According to Sarah Slavin, during the 19th century there was an attempt to recast women as lesser sexual creatures than men, and enforce a sexual prudery upon them. This was particularly the case for the bourgeoisie, who, in an attempt to draw the sexes further apart, epitomised purity and modesty as ideal characteristics for the genteel woman. To what extent, then, did the Grimms consciously cultivate fairy tales as a means to regulate female sexuality? In some cases, such as Rapunzel, this process appears particularly clear. In the original 1812 version, Rapunzel complains about her clothes tightening following her daily romps in the tower with the prince. The text thus, unexpectedly to those of us used to the modern, sanitized versions, refers explicitly to sex before marriage. In the 1857 version however, Rapunzel’s lewd is substituted with a sentence accidentally disclosing the prince’s visits to Frau Gothel, the witch keeping her locked in the tower: “sag Sie mir doch, Frau Gothel, wie kommt es nur, Sie wird mir viel schwerer heraufzuziehen als der junge Kӧnigssohn?“. Rapunzel’s pregnancy is thereby deleted and replaced with an innocent statement revealing nothing more than the prince’s visits, thus removing all sexual overtones from the story. Her oblivious betrayal is also very in keeping with the image of the innocent, naive bourgeois girl. Furthermore, the prince first asks “ob sie ihn zum Manne nehmen wollte” (89) thereby legitimising any amorous activity with the promise of matrimony.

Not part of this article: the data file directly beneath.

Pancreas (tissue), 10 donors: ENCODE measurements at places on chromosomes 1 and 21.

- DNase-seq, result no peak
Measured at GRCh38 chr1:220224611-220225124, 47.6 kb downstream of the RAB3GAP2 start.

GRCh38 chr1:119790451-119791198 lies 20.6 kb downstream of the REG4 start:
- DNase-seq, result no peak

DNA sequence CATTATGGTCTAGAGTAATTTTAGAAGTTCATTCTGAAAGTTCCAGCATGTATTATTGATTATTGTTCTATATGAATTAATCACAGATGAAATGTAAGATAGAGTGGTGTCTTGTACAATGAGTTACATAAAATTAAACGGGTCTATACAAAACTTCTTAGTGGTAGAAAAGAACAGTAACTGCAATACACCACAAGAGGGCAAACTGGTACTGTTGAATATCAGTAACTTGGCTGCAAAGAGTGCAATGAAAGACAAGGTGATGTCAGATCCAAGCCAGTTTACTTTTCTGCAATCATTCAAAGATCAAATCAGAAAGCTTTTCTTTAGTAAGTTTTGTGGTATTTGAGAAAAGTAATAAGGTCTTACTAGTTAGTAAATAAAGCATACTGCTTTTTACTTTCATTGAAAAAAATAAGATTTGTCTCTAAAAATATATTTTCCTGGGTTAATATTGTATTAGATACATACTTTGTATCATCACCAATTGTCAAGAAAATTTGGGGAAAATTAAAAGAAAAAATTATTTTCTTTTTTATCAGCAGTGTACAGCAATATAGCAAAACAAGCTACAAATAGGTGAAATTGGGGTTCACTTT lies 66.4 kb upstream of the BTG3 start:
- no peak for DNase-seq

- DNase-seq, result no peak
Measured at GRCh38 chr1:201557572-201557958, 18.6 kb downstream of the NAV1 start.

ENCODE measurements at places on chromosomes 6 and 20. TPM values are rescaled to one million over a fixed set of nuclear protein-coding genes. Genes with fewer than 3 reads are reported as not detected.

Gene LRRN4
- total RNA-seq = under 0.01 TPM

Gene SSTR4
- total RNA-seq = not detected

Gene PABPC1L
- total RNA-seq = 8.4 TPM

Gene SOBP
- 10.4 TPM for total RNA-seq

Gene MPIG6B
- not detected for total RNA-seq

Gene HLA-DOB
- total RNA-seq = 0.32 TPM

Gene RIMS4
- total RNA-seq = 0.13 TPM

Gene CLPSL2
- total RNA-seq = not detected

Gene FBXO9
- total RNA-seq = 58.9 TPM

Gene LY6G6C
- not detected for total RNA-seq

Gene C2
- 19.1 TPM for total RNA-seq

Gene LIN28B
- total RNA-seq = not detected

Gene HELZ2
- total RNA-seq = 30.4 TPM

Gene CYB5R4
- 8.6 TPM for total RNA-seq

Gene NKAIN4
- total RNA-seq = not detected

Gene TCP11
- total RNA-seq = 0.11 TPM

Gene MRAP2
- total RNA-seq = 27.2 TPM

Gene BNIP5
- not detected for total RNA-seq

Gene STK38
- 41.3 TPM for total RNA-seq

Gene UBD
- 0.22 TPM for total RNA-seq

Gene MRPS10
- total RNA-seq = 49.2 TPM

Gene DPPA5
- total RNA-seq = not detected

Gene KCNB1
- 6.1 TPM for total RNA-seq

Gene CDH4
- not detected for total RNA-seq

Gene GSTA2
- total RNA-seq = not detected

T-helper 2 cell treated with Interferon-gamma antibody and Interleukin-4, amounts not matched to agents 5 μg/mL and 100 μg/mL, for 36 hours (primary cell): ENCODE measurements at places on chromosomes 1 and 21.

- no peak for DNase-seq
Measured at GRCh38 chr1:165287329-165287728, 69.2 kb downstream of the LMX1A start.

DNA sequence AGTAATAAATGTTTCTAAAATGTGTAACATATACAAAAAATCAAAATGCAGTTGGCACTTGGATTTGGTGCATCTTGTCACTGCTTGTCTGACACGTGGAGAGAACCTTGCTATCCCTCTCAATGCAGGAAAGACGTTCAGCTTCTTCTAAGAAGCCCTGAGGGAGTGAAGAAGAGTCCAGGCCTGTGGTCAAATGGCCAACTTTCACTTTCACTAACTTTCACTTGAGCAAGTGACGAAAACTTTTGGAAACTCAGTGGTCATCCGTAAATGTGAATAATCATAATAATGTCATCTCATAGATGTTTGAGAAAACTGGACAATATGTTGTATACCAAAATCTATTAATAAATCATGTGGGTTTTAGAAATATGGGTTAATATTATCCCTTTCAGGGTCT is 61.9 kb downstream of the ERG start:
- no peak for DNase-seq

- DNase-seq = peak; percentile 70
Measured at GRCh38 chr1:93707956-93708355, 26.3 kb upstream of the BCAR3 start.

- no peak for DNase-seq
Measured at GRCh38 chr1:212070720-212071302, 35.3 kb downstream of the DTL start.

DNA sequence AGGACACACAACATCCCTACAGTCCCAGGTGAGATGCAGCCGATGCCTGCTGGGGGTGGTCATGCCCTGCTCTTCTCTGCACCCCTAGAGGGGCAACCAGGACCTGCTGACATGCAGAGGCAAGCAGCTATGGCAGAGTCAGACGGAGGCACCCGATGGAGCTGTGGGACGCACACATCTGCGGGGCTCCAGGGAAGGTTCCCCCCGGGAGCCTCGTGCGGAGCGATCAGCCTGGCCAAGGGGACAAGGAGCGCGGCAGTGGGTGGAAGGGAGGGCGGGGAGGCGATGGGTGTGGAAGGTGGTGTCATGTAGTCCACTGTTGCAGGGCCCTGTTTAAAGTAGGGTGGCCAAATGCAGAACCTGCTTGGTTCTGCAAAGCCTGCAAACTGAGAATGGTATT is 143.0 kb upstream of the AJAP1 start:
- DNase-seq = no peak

The Grimms’ efforts to clean up the tales that suggest female desire are just as apparent in Der Frosch Kӧnig. The 1812 version’s ending alludes subtly towards sex before marriage: “so fiel er herunter in das Bett, da legte sich die Kӧnigstocher zu ihm”. Here, the heroine is prepared to engage with the prince intimately without hesitation. In the 1857 version however, the princess throws the frog against the wall in disgust. Thus, the bed arguably becomes a place from which the prince is banished and the princess displays a prudishness which is more in keeping with the expected modesty of the bourgeois girl. The prince only becomes her bed companion once the father permits it and it is sanctioned by marriage: “der war nun ihres Vaters Willen nach ihr lieber Geselle und Gemahl” (32). For rejecting the prince’s sexual advances and obeying her father, the heroine is rewarded with marriage to a wealthy, “schӧn und freundlich” (32) prince who whisks her away in a carriage “mit acht weiẞen Pferden” (32).The Grimms’ highly romanticised and mythical ‘happy ending’ can be seen as an attempt to convince young girls of the rewards which await those who are modest, thereby establishing modesty as a feminine ideal. Their literary alterations, although subtle, show the brothers’ willingness to support the socialisation of female sexuality.